iv. Cultural Costs
Fast fashion can contribute to the erosion of artisanal traditions and the loss of local skills in the fashion industry. Mass production and homogenization of trends can lead to a reduction in cultural diversity and the disappearance of traditional techniques and practices that have historical and artistic value.
Considering these hidden costs, it becomes clear that fast fashion can have a negative impact on various aspects of society and the environment.”
Slow Fashion as a Sustainable Alternative
Slow fashion, or High Fashion, is a movement and approach to fashion that promotes sustainability, quality, and ethics in the production and consumption of clothing. As opposed to fast fashion, slow fashion focuses on responsible production practices, use of eco-friendly materials, and respect for workers’ rights. The following are the main advantages of this approach:
a. Quality and Durability
Unlike fast fashion, slow fashion focuses on the quality and durability of garments. At Sartoria Litrico, we only use high-quality fabrics and materials and pay great attention to detail and artisanal craftsmanship in the design and creation of our tailored suits. This approach ensures that our garments last over time, reducing the need to buy new clothes and decreasing the environmental impact.
b. Responsible and Sustainable Production
Slow fashion promotes responsible and sustainable production. At Sartoria Litrico, we commit to reducing the environmental impact of our production processes, using eco-friendly fabrics and low-impact production practices. For example, we aim to use natural and biodegradable fibers, such as linen, wool, cashmere, and silk, and to eliminate the use of harmful chemicals in dyeing and finishing fabrics.
c. Valorization of Craftsmanship and Local Traditions
Slow fashion celebrates the art and traditions of local craftsmanship. At Sartoria Litrico, we are proud of our Italian heritage and the skills of our tailors, which represent our history and cultural heritage. Valuing local craftsmanship also means encouraging skill development and job creation within communities.
d. Transparency and Fairness in the Supply Chain
Another fundamental aspect of slow fashion is transparency in the supply chain and the promotion of fair and safe working conditions. At Sartoria Litrico, we commit to working with suppliers who share our ethical and sustainable values and to ensuring that our workers receive fair wages and work in dignified conditions.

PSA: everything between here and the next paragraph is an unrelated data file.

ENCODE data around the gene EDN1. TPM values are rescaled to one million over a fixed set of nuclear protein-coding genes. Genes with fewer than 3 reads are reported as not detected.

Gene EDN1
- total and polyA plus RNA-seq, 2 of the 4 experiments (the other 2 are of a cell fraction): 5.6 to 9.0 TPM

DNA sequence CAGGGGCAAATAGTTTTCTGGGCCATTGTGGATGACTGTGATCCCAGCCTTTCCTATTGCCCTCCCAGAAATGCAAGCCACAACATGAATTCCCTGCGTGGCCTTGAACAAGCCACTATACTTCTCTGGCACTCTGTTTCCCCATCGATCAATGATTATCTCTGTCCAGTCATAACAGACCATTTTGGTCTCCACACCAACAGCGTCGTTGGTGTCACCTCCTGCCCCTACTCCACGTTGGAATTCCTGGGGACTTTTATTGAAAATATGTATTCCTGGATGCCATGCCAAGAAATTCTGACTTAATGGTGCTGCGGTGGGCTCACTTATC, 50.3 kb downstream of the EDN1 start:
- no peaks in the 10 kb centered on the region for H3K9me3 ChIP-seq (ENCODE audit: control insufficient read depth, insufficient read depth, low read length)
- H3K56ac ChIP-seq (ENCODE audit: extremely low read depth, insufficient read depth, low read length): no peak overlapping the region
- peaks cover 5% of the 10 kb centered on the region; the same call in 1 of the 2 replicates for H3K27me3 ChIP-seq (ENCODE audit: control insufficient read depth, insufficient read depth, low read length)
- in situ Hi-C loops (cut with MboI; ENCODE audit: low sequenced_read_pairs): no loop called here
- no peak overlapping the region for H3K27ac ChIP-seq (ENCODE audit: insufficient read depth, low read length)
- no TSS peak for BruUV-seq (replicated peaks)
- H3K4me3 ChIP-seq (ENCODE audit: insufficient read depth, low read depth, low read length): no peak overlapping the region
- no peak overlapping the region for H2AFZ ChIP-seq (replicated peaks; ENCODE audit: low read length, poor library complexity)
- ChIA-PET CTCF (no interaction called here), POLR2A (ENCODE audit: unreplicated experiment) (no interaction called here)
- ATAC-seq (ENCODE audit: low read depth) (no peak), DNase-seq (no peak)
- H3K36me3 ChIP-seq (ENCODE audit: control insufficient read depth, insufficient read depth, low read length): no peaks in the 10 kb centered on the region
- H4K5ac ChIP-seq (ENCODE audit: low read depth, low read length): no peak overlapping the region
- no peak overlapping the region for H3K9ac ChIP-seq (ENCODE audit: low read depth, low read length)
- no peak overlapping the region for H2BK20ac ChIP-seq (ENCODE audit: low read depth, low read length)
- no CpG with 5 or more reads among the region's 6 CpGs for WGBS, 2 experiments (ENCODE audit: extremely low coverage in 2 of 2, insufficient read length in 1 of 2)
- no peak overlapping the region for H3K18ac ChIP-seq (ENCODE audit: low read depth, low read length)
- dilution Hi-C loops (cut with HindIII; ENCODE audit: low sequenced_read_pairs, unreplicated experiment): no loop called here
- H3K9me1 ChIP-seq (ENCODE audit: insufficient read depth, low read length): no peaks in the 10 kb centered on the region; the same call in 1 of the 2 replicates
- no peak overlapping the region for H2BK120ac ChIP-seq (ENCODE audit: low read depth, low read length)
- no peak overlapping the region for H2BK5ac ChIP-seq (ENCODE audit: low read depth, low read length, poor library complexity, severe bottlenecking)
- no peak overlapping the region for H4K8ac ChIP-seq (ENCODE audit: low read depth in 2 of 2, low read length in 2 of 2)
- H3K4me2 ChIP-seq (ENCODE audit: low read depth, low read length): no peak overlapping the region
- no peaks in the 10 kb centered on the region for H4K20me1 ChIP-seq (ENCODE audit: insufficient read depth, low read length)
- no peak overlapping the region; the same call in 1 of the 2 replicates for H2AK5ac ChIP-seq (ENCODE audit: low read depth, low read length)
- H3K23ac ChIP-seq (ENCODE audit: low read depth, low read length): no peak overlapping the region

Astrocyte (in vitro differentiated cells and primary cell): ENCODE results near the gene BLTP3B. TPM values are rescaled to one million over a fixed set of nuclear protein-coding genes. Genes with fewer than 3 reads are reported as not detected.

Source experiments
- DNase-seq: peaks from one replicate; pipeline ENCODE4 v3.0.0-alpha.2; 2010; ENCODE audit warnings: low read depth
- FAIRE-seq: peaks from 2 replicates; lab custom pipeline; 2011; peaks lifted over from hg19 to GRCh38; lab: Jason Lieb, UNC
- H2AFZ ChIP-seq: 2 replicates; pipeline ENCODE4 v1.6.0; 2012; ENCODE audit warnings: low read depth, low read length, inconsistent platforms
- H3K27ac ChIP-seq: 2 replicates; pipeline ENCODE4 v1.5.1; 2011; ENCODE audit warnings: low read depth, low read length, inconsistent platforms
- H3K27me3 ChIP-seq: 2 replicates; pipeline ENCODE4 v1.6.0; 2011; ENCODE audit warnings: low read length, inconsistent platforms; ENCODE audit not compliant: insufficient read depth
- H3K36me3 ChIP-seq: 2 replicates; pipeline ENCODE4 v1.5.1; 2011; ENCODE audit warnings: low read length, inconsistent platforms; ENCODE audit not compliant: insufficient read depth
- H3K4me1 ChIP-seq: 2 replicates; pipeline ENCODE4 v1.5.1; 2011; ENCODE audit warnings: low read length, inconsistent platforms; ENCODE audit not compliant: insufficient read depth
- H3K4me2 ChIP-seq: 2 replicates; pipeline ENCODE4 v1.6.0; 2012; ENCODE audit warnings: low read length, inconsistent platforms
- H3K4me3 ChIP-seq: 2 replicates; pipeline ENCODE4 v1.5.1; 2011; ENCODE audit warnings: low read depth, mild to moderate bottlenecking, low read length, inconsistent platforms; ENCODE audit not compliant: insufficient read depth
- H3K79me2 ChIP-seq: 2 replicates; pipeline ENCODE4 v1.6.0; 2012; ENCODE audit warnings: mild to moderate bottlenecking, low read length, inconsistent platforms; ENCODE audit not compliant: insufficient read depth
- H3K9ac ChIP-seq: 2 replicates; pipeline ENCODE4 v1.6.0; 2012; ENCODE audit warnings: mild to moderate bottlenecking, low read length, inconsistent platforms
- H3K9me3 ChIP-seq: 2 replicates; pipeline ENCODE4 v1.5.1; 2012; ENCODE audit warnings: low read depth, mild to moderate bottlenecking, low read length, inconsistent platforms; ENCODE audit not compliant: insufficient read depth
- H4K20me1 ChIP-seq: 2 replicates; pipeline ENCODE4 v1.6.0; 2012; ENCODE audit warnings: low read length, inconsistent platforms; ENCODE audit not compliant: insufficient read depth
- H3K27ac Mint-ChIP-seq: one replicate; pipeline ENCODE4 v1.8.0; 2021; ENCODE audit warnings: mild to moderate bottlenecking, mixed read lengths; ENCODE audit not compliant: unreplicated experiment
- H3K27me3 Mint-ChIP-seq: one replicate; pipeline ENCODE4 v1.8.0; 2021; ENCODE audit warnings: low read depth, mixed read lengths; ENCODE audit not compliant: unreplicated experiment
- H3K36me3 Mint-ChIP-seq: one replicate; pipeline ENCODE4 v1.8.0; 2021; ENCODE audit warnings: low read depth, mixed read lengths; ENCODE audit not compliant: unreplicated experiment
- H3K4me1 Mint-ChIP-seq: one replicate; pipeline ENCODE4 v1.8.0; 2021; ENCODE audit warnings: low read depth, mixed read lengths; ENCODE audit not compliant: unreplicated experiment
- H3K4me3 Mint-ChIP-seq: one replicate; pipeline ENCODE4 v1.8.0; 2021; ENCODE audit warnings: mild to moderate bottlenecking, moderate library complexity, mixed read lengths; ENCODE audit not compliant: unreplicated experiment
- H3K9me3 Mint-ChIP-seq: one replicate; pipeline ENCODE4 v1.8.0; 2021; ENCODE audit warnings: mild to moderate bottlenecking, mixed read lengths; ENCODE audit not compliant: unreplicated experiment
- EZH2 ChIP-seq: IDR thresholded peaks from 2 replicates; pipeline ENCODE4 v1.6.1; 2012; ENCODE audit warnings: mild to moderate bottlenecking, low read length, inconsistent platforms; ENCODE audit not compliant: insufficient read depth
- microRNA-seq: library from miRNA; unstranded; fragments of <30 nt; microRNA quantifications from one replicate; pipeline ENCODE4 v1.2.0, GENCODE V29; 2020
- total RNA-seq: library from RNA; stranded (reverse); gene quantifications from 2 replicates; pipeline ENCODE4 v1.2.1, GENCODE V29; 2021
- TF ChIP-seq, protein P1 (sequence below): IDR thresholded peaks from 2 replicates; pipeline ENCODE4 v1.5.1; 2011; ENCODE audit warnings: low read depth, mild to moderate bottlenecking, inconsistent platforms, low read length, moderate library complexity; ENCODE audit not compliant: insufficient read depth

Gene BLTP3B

e. Conscious Consumption
Slow fashion encourages consumers to shop more consciously and to consider the impact of their fashion choices on the environment and the people involved in production. Choosing high-quality tailored garments, such as those offered by Sartoria Litrico, means investing in garments that will last over time and that have been made with respect for the environment and workers’ rights.
Fast fashion has proven to have a negative impact on the environment, natural resources, and workers’ rights. On the contrary, slow fashion represents a sustainable and responsible business model that focuses on quality, durability, and respect for the environment and the people involved in production.
At Sartoria Litrico, we are proud to promote slow fashion through our dedication to craftsmanship, meticulous attention to detail that makes the difference, and the use of sustainable materials and practices. By supporting slow fashion, we can contribute to creating a fairer, more responsible fashion industry that respects our planet and the people who are part of it.
Since 2022, Sartoria Litrico has also become a “Benefit Corporation”
Benefit Corporations (BCs) represent an evolution of the very concept of a company: they integrate into their corporate purpose, in addition to profit objectives, the goal of having a positive impact on society and the biosphere, pursue common benefit purposes, and operate responsibly, sustainably, and transparently towards people, communities, territories, and the environment, cultural and social goods and activities, entities, associations, and other stakeholders.